Despite a significant drop in ED injury-related admissions during lockdown, medical experts say hospitals should continue to offer full services until resource restrictions become "unavoidable".

A study, published in the New Zealand Medical Journal today, found an overall 43 per cent reduction at a level 1 trauma centre, compared to pre-lockdown levels.

Researchers recorded all admissions over two 14-day periods before and during the national Covid-19 level 4 lockdown.

READ MORE:
Covid-19 coronavirus: Emergency doctor warns 'serious' non-virus patient catch-up looms
Covid 19 coronavirus: Delayed hospital treatment could cause deaths, post-lockdown 'mess'
Covid 19 coronavirus: Police warn public to call for 111 for emergencies, not virus concerns
Covid 19 coronavirus: New York paramedics ordered not to resuscitate cardiac patients

Advertisement

Pre-lockdown, there were 124 admissions to the trauma centre compared to 108 during the same time the previous year.

During lockdown, there were 71 admissions to the trauma centre, compared to 142 this time last year.

The biggest drop was males (down 50 per cent), major injury (down 50 per cent) children 0–14 years old (down 48 per cent), and non-Māori (down 48 per cent).

The smallest decrease, which was 28 per cent, was females.

"This suggests that males are at high risk of non-lockdown activities such as road traffic crashes, work, school and sport."

By allowing hospitals to continue to provide full services, this will ensure that the highest levels are maintained, complications are reduced and ultimately injury outcomes are improved, researchers said.

Serious catch-up looms

It comes after emergency doctors warned New Zealanders about the "serious catch-up" that was looming after lockdown's lifted and the urgent need to prepare.

"We are very worried about the people who are not seeking care, and/or are presenting late ... and we are holding our breath for what is coming once lockdown is lifted," top Waikato emergency doctor John Bonning told the Herald earlier this week.

Advertisement

He said urgent action was needed to prepare for this "massive challenge ahead of us".

"Now, we need the politicians, the health managers and us all to think about the recovery stage and business as usual, getting things back on track by starting to do elective surgeries and clinic appointments."

Subscribe to Premium

Ministry of Health Chief Medical Officer Dr Andrew Simpson said studies like this were useful for providing context for planning and forecasting workloads for other alert levels.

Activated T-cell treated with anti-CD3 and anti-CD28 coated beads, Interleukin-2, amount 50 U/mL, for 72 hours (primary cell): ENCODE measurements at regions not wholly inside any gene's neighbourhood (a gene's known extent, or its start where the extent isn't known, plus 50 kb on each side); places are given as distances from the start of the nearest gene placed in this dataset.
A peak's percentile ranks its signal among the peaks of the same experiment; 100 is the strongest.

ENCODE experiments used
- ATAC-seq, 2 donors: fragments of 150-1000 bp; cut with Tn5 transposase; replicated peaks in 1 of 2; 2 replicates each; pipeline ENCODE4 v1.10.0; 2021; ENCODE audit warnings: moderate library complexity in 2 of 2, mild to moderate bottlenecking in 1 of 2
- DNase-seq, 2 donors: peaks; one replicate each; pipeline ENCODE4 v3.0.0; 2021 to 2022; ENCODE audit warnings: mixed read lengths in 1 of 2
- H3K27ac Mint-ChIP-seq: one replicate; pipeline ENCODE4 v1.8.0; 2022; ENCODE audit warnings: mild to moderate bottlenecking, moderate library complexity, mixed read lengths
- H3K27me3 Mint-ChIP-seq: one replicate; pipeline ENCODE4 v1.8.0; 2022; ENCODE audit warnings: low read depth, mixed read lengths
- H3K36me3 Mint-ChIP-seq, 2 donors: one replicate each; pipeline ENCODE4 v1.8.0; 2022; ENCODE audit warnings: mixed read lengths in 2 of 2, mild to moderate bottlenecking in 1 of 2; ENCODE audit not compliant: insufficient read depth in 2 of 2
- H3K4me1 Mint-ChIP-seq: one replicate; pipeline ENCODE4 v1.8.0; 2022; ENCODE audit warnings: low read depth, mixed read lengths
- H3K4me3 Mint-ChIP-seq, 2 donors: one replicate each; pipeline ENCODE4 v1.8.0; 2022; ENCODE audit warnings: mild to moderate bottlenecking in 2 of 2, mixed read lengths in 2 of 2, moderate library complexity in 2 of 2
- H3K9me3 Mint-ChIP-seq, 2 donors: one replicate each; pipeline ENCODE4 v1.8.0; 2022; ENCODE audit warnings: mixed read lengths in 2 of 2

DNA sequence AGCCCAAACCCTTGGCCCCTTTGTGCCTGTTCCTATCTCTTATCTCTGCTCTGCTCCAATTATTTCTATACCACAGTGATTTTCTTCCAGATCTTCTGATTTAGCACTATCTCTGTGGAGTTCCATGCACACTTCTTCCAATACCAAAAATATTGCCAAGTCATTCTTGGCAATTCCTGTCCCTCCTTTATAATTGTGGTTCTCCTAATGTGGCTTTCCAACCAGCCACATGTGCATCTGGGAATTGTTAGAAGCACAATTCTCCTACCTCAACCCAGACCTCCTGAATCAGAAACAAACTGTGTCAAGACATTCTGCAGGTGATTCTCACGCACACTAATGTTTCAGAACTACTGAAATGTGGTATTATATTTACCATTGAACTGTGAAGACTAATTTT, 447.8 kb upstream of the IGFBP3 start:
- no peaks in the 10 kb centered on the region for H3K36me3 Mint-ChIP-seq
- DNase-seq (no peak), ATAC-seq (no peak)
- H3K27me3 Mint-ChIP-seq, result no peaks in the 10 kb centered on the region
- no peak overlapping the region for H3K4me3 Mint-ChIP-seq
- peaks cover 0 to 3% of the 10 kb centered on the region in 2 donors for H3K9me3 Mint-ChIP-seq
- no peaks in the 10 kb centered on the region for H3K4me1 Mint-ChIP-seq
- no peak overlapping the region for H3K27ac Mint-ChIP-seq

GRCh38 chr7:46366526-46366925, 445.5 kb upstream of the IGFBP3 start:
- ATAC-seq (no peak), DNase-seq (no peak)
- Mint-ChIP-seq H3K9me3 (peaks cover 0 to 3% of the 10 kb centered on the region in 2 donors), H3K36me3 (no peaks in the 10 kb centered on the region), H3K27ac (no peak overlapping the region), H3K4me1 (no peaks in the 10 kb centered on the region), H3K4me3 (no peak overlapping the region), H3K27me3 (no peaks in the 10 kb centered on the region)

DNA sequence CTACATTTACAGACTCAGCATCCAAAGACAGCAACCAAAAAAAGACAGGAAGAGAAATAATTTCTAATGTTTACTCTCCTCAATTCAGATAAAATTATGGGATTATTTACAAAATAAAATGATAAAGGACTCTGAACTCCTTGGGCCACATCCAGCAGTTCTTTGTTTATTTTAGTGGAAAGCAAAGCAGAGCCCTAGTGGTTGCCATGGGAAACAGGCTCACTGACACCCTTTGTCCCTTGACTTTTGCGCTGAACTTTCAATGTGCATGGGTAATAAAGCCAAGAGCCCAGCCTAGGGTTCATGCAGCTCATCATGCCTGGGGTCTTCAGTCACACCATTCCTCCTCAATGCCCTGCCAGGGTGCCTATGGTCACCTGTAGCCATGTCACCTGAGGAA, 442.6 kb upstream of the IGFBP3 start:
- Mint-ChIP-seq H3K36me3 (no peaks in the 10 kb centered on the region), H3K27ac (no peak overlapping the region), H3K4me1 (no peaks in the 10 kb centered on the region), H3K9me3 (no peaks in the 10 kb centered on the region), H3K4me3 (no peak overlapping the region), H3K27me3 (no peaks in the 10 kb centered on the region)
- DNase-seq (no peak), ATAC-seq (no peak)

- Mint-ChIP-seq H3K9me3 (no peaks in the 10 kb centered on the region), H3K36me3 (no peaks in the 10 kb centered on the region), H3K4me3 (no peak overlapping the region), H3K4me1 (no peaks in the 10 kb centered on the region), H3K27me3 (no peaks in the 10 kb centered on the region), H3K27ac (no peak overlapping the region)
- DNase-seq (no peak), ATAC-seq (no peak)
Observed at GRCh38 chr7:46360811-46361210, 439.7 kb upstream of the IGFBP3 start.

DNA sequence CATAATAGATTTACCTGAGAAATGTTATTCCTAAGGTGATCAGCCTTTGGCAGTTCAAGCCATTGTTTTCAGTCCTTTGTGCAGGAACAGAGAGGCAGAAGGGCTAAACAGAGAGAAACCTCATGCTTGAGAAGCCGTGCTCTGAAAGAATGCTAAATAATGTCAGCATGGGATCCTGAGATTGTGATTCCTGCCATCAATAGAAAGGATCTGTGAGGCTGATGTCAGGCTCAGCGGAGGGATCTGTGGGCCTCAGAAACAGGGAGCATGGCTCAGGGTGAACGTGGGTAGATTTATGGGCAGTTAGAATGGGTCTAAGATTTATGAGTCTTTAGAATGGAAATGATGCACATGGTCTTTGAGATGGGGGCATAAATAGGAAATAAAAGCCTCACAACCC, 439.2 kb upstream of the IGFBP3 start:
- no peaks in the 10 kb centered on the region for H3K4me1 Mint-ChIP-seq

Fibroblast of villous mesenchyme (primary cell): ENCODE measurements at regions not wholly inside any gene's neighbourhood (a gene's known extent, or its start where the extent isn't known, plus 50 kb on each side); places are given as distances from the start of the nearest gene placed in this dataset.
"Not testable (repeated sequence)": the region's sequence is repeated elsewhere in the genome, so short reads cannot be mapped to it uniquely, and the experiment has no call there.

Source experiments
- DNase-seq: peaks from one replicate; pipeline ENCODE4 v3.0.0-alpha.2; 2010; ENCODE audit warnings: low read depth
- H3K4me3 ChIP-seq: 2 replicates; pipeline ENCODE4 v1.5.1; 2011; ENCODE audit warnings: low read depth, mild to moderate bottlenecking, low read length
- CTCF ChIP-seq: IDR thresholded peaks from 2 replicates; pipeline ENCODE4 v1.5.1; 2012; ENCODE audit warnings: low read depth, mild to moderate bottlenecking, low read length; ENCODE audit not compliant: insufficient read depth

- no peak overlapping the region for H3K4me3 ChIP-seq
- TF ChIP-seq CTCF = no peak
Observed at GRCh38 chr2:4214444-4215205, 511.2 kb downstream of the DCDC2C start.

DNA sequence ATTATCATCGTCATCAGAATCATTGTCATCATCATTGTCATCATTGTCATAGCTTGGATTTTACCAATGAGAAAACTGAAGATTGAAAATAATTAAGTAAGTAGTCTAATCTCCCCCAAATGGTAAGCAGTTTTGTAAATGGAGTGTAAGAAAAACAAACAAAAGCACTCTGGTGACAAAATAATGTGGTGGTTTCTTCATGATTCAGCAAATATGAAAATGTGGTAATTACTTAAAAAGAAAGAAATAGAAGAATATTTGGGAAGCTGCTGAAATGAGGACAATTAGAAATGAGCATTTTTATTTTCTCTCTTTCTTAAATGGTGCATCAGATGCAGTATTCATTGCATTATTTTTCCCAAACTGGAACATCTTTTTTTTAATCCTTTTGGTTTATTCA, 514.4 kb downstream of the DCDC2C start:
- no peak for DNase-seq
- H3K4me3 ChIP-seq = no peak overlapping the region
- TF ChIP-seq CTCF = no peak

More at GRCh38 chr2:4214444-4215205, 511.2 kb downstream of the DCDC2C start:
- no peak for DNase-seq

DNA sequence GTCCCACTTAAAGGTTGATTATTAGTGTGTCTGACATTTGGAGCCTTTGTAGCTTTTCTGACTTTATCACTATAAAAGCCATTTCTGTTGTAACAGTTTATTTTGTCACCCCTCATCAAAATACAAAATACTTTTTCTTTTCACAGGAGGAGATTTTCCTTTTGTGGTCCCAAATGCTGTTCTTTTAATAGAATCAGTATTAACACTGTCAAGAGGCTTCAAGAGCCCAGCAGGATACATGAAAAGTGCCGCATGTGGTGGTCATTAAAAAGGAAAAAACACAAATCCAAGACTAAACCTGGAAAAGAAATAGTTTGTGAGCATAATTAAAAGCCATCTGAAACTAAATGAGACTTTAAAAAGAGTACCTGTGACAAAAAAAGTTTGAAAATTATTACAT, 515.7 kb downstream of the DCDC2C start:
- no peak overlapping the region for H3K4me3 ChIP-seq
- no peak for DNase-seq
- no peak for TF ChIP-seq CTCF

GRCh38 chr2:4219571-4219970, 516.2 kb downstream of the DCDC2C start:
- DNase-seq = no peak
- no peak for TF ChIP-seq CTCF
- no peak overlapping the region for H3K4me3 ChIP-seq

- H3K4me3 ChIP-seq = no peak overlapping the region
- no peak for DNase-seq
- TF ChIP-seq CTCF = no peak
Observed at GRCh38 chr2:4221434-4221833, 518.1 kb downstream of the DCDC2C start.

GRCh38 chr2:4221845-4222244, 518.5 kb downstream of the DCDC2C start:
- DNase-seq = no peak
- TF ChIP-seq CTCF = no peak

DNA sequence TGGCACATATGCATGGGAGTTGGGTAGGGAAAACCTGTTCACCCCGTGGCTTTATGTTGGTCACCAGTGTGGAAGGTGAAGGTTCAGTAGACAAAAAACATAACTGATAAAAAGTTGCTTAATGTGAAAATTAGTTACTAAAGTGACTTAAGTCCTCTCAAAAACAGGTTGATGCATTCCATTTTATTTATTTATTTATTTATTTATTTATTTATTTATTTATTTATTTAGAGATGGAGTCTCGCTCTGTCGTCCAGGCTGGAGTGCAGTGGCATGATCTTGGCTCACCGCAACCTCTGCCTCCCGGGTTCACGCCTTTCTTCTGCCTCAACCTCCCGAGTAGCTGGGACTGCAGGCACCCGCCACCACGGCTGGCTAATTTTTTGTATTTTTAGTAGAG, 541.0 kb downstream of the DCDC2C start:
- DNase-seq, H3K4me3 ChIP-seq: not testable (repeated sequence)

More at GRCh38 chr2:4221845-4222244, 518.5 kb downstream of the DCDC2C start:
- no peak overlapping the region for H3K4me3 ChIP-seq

"They show the benefit of continuing to provide emergency services during the lockdown, for instance the 11 patients with severe trauma treated and cared for by Waikato hospital staff in the first two weeks of the lockdown.

"The Ministry is working closely with DHBs to ensure the appropriate level of care is able to be provided, while still allowing for the training and preparations required for managing pandemic cases."

Yesterday, director general of health Dr Ashley Bloomfield said the ministry was talking with DHBs to see what services could operate under alert level 3.

Researchers said not surprisingly the rates of road trauma fell during lockdown as road
use declined.

"There was a slight increase in the number of injuries related to farm work, as may be expected in conditions where farm work is considered an essential service and farmers continue to work under the conditions of level 4 lockdown."

More awareness on preventing injuries

In terms of awareness raising and injury prevention, the actions of the general public to reduce the risk of home-based trauma during lockdown should be recognised and encouraged, they said.

Simpson said the Ministry supported the work done by the Health Quality and Safety Commission on falls prevention, and other work done by ACC in accident prevention.

Kirsten Malpas, Injury Prevention leader at ACC, said while these were unprecedented times, what hasn't changed is that most injuries are preventable.

"Around the home it is often the small things – take the time to do jobs well without rushing and taking a moment to become aware of tripping hazards.

"Our home is typically the place we feel safest but it's actually the most dangerous place in New Zealand, based on injury claims data. Now with so many people packed into one space, it increases the risk of things going wrong."

Anyone needing medical help during the lockdown should seek it by first ringing Healthline 0800 611 116 or their local general practice.

Covid19.govt.nz: The Government's official Covid-19 advisory website

Tips to prevent trips and falls:

• Be sure to take simple steps like tucking power cords away from walkways and common areas. Even better, tape them down to secure them. This is especially important if you have shared working spaces in common areas like the kitchen table. Phone chargers, monitor cables and power cords can be tidied with zip ties or tape.

• Clear clutter away, and keep objects like toys, shoes, books and bags away from stairs and walkways.

• For family members over 65, staying active with regular exercise is a great way to help build leg and core strength that will help reduce the risk of a fall.